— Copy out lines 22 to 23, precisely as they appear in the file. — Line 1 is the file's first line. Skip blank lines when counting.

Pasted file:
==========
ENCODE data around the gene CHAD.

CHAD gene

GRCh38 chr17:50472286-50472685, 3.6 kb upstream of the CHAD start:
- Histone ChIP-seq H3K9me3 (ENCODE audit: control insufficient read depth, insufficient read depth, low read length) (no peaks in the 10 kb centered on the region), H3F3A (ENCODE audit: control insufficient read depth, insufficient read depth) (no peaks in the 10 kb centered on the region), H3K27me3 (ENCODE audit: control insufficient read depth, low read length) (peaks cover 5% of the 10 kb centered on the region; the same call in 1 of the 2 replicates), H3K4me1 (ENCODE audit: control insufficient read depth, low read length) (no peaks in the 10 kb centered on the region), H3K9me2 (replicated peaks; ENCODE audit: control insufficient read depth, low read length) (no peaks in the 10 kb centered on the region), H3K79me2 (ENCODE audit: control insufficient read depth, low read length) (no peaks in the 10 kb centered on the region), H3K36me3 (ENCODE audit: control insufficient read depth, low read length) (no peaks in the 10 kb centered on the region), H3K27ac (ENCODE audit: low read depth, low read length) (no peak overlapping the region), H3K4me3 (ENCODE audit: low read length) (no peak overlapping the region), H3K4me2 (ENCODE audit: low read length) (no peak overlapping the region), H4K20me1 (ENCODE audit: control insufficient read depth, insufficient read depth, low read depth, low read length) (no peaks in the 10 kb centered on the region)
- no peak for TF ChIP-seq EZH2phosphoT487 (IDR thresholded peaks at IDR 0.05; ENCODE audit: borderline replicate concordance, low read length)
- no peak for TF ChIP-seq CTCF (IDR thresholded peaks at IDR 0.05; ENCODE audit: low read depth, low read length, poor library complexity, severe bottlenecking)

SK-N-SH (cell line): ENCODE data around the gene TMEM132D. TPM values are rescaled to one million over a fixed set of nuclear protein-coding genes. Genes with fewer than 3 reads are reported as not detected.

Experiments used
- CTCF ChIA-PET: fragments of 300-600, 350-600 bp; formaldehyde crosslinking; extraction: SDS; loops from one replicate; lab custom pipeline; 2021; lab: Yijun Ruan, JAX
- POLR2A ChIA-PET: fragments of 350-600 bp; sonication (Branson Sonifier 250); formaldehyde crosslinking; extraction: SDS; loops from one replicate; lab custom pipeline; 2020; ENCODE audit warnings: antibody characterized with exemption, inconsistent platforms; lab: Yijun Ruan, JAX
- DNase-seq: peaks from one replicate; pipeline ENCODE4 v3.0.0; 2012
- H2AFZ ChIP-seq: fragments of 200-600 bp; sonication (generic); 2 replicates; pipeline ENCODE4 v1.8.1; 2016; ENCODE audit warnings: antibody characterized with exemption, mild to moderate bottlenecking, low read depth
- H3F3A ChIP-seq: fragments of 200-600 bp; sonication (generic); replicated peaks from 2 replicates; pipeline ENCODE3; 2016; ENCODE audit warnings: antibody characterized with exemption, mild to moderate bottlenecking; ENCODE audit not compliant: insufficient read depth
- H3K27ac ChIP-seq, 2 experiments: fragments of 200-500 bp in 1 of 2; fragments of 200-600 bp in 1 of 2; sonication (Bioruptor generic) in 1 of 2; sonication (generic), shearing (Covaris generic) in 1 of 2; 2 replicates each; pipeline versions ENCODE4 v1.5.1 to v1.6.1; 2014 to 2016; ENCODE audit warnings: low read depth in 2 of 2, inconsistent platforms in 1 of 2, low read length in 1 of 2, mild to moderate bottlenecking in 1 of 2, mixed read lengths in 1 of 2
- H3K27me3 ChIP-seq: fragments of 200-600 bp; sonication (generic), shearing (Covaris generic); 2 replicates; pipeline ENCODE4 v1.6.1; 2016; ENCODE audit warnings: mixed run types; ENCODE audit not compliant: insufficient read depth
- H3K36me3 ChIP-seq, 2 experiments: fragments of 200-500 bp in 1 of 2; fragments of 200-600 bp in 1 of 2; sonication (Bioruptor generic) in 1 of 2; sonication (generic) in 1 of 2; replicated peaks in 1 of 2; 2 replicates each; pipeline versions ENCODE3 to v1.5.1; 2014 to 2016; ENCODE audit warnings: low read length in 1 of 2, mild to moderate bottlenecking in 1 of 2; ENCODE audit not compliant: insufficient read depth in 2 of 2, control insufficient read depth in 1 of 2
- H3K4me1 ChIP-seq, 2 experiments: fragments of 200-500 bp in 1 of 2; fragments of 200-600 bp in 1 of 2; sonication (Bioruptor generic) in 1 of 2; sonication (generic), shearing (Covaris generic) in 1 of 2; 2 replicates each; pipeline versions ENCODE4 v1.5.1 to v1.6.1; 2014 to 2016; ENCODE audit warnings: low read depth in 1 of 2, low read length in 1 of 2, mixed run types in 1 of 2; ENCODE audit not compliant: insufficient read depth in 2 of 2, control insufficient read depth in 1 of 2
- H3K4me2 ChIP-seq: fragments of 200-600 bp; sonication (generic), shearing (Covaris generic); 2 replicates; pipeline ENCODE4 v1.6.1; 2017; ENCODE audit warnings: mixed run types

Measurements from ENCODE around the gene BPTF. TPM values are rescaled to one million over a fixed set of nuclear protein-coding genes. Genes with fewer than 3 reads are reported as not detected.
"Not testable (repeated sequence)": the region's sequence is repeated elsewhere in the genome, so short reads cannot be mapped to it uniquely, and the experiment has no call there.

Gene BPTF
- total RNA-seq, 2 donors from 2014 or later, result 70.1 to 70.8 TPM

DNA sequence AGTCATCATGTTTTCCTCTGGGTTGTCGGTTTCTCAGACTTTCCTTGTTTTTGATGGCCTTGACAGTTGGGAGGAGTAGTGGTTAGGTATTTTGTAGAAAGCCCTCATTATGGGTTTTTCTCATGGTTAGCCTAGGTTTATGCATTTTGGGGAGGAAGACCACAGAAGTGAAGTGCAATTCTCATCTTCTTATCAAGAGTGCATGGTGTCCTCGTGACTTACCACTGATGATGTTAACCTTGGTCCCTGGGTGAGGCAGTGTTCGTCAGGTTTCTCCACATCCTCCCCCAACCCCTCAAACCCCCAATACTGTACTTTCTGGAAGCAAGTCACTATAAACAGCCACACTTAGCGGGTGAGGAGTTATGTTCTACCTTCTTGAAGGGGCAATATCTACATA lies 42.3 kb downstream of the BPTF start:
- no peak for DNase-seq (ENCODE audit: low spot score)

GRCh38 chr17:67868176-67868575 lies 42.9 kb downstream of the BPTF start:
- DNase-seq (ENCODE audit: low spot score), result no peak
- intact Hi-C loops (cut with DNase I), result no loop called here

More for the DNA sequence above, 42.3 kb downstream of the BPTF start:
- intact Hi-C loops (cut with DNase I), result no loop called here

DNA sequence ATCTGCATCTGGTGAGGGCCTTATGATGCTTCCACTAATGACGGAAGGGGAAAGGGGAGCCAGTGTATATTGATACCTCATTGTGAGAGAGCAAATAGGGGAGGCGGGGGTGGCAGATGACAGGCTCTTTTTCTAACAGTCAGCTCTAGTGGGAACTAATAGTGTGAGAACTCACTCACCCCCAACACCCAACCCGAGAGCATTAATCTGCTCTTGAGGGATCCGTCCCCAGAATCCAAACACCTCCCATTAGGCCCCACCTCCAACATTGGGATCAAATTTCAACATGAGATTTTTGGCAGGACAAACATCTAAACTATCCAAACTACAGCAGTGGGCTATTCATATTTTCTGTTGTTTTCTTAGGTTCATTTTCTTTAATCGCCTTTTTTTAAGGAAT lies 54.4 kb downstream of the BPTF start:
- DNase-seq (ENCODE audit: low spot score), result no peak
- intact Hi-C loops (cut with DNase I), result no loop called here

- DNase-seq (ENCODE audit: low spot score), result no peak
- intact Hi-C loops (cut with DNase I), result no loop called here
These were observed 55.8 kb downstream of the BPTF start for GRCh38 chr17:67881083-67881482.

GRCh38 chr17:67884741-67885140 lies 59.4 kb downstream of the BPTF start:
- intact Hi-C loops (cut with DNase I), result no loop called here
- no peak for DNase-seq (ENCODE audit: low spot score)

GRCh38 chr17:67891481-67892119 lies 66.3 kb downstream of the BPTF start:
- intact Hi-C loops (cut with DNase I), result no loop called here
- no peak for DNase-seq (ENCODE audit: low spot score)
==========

- total RNA-seq, 2 donors from 2014 or later, result 70.1 to 70.8 TPM

DNA sequence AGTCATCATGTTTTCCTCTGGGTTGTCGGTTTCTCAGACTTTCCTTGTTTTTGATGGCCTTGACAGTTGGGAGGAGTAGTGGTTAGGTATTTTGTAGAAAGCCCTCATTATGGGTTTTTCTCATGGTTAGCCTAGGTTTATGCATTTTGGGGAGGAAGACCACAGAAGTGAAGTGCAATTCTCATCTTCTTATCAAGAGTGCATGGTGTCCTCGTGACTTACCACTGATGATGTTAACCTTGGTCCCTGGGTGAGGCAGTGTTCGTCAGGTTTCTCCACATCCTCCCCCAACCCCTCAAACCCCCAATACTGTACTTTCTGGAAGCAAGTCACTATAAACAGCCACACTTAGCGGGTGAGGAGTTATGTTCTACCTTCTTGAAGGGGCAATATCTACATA lies 42.3 kb downstream of the BPTF start: